Kicking the caffeine habit abruptly can bring on headaches, tremors, lethargy and a case of the blahs bad enough to look like a possible depression, new studies confirm.

Up to 90 percent of adults in North America consume caffeine regularly, partly because they can feel so lousy when they stop, said researcher Suzette Evans of the National Institute on Drug Abuse's Addiction Research Center in Baltimore.Even people who just don't feel like themselves before they've had their first cup of coffee may be feeling early symptoms of caffeine withdrawal, she said.

Caffeine withdrawal is "a real phenomenon," she said. "That may be one thing that maintains caffeine intake, avoiding the withdrawal."

The research suggests that a person who wants to eliminate caffeine should do it gradually off over a few days, Evans said. Even one cup of coffee has enough caffeine to run the risk of withdrawal if it's suddenly eliminated, she said.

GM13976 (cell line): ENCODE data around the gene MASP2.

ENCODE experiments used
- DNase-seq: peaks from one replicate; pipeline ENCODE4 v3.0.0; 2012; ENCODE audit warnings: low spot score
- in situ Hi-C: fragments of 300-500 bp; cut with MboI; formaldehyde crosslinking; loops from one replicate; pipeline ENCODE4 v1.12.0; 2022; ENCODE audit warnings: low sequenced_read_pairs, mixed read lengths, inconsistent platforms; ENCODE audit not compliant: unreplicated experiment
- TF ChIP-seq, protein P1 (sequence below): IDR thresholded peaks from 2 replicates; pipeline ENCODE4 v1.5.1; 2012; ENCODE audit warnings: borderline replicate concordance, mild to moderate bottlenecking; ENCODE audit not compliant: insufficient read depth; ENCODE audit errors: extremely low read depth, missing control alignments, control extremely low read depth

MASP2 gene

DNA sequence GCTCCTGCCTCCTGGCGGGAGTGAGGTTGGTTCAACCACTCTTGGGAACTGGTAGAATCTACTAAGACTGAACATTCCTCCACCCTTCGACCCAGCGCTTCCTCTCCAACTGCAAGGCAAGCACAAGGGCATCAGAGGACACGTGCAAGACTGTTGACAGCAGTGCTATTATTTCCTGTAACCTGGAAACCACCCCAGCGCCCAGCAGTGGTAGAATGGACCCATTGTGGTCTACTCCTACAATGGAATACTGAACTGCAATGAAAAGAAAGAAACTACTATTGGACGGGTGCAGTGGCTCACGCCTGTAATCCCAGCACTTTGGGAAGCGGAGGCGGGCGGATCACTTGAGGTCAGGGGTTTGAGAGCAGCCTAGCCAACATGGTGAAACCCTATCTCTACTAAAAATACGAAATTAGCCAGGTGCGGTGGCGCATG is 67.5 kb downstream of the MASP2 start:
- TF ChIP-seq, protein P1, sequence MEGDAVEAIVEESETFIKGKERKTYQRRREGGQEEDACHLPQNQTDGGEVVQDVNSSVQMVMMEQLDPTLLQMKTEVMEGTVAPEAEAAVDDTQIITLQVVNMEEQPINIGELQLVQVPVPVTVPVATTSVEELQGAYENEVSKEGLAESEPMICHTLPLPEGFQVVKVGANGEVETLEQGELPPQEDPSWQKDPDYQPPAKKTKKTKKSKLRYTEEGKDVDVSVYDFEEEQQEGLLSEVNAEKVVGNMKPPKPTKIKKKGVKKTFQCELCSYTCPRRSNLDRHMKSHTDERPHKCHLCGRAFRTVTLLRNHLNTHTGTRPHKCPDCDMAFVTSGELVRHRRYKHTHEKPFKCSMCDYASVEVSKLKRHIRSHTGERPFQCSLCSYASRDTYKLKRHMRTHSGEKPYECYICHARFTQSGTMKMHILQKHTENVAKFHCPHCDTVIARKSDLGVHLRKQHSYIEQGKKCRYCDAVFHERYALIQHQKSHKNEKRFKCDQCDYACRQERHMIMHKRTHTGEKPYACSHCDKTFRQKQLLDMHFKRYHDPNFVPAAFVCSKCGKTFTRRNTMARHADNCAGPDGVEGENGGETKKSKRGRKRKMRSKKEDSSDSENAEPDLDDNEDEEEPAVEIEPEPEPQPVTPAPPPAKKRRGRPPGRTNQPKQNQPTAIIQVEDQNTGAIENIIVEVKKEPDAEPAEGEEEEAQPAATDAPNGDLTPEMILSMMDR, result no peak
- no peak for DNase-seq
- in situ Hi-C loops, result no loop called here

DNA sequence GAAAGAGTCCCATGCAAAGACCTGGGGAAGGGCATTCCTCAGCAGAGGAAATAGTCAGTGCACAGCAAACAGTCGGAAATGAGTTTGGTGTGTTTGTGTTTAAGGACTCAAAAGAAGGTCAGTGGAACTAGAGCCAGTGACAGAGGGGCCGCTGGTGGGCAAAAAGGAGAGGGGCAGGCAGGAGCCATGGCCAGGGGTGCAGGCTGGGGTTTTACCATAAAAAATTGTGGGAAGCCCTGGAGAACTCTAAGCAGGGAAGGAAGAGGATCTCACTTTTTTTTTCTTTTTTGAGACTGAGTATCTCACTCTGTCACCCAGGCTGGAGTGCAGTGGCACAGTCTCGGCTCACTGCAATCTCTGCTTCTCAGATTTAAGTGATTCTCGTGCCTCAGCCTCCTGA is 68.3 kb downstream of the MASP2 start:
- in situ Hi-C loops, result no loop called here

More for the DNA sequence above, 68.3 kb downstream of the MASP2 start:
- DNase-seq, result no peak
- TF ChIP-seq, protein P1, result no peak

Evans spoke in a recent interview and during a presentation of research results last week at the annual meeting of the American Psychological Association.

As many as 90 percent of adults in North America regularly consume foods containing caffeine, with most caffeine coming from coffee, researchers said at the meeting.

He said scientists don't know what percentage of the population is vulnerable to caffeine withdrawal. But the new work shows doctors should consider it when patients complain of headaches or fatigue, Hughes said.

Caffeine withdrawal is no fun, as Evans' study of 62 people illustrated. Study participants averaged about 235 milligrams a day of caffeine before the study, a fairly typical amount.

A second study of 17 people found that when they abruptly stopped taking 100 milligrams of caffeine a day, they had less severe headaches than when they stopped taking 300 milligrams or 600 milligrams a day. But their fatigue and sluggishness were just as bad.